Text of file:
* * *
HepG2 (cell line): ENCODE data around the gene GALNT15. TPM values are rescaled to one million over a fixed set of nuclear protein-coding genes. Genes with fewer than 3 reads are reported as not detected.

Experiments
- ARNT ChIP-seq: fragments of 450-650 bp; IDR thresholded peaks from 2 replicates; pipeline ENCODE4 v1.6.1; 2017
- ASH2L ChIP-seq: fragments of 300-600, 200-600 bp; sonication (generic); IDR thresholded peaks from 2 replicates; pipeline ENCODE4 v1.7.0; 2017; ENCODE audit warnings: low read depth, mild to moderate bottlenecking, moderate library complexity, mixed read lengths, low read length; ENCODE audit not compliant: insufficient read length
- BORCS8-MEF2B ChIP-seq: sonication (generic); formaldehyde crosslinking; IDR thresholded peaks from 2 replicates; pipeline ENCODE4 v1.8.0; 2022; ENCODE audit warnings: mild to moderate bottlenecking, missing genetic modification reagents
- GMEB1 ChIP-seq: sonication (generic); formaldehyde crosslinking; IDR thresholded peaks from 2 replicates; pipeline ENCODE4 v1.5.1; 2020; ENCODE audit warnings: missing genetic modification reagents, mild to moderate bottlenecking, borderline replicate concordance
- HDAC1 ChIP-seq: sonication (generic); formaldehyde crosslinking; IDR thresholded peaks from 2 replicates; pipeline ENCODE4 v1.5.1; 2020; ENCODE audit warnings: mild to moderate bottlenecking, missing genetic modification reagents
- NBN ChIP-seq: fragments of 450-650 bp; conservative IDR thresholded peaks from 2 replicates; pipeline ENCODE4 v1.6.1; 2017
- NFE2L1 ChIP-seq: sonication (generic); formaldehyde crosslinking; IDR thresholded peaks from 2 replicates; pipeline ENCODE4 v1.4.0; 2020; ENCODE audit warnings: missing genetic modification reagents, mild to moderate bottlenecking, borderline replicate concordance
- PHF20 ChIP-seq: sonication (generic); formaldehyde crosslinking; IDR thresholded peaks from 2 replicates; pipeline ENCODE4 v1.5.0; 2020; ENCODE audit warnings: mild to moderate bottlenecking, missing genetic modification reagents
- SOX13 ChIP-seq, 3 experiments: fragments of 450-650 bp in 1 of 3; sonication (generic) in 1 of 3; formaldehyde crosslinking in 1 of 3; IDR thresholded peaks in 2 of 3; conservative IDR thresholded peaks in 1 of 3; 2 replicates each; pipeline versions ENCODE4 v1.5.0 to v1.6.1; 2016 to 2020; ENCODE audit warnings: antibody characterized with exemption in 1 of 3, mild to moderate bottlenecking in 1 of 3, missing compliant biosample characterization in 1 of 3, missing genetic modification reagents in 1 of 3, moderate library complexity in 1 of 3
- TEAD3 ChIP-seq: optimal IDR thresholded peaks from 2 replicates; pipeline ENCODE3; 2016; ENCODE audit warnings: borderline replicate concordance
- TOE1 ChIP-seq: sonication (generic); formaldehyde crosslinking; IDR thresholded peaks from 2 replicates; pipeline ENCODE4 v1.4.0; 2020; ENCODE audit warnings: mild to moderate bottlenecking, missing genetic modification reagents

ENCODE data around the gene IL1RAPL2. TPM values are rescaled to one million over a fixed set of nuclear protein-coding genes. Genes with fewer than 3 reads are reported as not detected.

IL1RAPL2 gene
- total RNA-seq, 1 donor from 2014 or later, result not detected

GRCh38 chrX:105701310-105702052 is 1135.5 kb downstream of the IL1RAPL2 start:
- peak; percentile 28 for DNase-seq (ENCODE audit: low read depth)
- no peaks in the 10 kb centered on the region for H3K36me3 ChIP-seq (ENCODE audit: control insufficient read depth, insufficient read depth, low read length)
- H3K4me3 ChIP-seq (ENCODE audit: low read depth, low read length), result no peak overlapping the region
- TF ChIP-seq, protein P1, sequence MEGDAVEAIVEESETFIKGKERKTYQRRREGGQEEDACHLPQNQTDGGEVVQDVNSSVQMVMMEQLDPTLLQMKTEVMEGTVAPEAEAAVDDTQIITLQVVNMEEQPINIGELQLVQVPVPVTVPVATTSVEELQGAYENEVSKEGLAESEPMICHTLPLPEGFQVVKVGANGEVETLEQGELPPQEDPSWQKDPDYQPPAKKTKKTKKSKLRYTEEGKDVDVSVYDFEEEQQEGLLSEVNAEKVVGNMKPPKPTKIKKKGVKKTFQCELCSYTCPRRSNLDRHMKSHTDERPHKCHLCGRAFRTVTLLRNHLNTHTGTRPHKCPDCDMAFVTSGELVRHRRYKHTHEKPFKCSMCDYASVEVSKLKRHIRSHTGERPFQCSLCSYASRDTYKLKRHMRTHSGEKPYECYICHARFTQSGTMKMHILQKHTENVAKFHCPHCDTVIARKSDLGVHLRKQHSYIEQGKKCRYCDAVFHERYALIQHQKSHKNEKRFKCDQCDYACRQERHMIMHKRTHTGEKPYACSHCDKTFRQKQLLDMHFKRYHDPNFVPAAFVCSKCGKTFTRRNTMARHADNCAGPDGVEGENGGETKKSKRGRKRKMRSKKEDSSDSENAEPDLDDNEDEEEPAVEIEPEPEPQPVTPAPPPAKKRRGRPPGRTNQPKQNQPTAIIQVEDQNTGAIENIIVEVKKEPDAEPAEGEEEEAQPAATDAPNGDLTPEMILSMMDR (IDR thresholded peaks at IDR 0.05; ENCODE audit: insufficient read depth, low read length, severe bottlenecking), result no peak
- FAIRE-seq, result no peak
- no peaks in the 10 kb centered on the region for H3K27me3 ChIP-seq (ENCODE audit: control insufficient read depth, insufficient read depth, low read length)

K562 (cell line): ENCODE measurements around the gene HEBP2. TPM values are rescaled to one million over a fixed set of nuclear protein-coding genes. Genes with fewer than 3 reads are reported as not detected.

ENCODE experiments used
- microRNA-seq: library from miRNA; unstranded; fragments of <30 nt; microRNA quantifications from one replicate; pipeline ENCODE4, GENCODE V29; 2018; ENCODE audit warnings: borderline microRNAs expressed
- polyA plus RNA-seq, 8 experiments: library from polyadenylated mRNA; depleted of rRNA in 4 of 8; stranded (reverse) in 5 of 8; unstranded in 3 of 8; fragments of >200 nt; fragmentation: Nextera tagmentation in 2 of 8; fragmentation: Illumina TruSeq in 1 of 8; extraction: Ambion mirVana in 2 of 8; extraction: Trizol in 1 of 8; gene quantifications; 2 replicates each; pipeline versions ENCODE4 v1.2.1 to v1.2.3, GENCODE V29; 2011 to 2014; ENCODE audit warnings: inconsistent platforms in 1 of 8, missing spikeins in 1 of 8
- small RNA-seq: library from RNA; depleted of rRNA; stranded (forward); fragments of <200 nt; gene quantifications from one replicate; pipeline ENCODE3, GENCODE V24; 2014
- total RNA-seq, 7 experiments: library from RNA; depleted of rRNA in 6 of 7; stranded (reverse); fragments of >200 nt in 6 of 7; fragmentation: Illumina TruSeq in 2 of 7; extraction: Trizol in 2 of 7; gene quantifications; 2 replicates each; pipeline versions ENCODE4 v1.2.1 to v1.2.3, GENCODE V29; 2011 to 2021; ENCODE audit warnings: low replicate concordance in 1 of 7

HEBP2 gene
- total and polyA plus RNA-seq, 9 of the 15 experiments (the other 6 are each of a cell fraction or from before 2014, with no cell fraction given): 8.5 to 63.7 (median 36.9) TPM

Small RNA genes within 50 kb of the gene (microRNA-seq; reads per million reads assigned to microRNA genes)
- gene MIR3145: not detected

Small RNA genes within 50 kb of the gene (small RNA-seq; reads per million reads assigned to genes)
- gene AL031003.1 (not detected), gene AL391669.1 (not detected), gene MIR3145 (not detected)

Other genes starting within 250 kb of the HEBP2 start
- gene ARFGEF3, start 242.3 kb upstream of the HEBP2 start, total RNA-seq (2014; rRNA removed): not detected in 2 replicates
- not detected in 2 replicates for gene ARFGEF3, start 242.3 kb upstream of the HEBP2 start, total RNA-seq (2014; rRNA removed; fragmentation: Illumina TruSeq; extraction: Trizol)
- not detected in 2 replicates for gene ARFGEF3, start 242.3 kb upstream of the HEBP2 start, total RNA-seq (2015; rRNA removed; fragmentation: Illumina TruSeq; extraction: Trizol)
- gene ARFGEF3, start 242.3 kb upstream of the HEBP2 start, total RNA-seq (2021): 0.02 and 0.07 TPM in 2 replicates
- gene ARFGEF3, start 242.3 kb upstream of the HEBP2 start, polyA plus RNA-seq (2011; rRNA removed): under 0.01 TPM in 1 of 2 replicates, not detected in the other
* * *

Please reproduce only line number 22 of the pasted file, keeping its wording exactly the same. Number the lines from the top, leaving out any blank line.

- FAIRE-seq, result no peak